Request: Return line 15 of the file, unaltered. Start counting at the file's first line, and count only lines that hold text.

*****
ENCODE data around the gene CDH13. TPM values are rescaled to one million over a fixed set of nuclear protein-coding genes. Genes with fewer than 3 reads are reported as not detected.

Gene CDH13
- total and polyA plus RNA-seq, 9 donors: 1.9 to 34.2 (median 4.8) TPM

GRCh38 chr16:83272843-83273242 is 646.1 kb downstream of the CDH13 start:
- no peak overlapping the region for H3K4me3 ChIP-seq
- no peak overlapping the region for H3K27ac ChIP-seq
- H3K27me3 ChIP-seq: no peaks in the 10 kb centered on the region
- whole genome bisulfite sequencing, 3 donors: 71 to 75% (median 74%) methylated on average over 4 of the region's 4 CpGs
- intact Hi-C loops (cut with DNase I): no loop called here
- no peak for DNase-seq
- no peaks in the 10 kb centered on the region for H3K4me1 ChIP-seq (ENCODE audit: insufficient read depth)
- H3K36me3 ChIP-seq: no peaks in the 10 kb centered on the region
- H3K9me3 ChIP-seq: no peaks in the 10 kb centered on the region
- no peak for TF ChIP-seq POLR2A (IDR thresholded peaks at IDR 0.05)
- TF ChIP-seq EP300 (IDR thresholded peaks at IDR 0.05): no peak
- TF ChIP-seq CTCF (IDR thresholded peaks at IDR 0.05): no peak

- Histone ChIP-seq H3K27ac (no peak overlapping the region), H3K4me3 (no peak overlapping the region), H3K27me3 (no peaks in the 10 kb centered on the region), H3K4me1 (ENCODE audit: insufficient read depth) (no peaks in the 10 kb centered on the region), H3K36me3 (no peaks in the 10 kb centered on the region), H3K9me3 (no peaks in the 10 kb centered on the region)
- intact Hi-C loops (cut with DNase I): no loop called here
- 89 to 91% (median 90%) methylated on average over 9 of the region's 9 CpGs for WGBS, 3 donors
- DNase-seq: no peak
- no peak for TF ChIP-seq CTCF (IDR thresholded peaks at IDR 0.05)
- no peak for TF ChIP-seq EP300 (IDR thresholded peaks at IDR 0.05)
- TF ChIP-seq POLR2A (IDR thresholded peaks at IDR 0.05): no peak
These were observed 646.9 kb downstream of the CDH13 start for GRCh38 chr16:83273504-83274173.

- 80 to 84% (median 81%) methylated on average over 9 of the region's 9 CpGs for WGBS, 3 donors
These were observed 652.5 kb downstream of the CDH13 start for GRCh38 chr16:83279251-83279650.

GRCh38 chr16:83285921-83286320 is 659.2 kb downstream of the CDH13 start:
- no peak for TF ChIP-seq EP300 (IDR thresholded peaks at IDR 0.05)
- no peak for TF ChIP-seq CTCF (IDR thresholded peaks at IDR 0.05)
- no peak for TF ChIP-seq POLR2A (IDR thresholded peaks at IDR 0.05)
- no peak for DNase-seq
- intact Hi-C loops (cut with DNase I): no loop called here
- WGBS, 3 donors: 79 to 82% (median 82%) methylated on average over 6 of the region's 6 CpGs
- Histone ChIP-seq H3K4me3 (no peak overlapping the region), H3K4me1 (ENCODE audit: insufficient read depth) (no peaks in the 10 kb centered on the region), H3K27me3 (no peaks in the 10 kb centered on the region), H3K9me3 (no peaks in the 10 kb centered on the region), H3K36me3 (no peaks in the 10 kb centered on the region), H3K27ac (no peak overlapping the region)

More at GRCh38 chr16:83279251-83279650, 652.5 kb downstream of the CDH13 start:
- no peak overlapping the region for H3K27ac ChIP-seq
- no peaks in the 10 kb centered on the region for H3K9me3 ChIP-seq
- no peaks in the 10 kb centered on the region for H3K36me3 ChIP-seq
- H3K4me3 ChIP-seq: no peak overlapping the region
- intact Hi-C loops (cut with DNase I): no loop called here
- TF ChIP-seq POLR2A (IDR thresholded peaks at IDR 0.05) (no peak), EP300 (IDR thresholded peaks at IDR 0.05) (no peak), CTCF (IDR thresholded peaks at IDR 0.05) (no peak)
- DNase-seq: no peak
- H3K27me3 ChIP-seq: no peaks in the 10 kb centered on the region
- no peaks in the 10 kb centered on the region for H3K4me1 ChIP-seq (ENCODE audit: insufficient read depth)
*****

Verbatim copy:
- TF ChIP-seq EP300 (IDR thresholded peaks at IDR 0.05): no peak